It will work to a lesser extent with a vertical striped top, but always remember, you’re only a baseball cap away from the umpire look, so make sure you accessorise to your heart’s content (unless of course, you’re planning on a spot of umpiring).
Vivid vertical stripes are always going to attract the most attention, so remember you can dial it up and down by choosing less contrasting shades – two primary or two secondary colours for example, or two shades of a dominant colour. You’ll still reap the benefit of verticality, but it’ll be a more subtle look.
When most people think of striped clothing, they’ll probably be imagining horizontal, or hooped designs. The classic Breton T-shirt is a fine example of the look, and it’s frankly about as timeless as it’s possible to be. We’re pretty confident you already have a hooped top in your wardrobe. One reason hooped clothing is more popular than vertical stripes is that it’s much easier to tailor.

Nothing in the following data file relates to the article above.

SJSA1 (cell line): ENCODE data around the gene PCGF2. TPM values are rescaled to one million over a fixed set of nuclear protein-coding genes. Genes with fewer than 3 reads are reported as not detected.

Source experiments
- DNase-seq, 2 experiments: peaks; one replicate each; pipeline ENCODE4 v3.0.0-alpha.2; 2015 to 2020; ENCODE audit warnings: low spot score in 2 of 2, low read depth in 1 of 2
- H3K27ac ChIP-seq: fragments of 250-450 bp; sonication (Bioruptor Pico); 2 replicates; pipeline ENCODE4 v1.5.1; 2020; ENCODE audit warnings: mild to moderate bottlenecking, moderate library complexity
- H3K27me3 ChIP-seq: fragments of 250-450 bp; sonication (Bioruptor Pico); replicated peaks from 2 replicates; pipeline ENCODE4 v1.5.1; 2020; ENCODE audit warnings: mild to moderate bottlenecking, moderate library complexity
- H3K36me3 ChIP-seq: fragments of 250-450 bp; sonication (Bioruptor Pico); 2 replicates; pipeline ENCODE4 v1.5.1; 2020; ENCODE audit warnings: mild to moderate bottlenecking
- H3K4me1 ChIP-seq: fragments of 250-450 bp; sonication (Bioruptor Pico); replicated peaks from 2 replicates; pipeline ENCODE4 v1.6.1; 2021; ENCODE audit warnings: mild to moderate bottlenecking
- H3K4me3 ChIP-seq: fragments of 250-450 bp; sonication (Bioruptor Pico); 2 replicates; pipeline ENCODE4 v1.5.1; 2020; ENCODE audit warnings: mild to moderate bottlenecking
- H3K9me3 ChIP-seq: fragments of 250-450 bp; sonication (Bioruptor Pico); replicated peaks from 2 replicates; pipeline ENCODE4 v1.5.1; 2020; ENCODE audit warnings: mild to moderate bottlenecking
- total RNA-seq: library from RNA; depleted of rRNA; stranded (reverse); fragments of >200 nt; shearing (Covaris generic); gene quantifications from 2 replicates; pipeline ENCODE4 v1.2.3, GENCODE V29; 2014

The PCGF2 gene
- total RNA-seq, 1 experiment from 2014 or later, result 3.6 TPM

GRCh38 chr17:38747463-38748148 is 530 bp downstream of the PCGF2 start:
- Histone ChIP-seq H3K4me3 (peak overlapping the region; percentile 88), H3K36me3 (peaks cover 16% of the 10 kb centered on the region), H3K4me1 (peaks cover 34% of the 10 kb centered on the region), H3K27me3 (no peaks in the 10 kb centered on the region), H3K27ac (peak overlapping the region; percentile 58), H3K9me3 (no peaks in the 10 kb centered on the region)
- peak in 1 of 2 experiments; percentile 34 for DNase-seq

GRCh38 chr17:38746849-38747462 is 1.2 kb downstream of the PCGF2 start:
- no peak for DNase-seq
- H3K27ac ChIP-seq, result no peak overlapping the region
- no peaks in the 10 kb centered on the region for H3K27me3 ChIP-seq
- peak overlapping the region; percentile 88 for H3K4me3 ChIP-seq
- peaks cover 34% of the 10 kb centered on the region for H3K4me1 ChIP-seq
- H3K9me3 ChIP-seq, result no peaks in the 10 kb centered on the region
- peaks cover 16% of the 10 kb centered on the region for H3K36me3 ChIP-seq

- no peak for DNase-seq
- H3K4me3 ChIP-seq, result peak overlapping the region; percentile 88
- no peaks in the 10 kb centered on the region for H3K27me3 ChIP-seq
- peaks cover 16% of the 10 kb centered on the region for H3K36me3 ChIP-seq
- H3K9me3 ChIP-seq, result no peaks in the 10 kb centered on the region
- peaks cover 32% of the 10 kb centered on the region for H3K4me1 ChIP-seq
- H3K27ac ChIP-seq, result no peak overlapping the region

The human body curves in and out as you trace the silhouette from shoulder to ankle, so it’s pretty tricky getting those stripes to align in anything but straight, pillar-box-like clothing. Horizontal stripes, on the other hand, don’t have that drawback as they’re working at 90 degrees to the vertical, meaning that fabric can be cut to all sorts of contours and the hoops align all the way around.
The style doesn’t owe all its popularity to its ease of production, of course. Stripes bring a new dimension to an underlayer such as a T-shirt worn under a blazer, compared to a plain colour or white tee. It just looks more interesting, and that’s what fashion is all about.
A long sleeve-hooped top paired with jeans is also a classic, timeless look that has a continental edge while being a functional and fun way to dress for your daily business. Hoops work with almost anything except, perhaps, vertical stripes, which can clash and look more unplanned than quirky.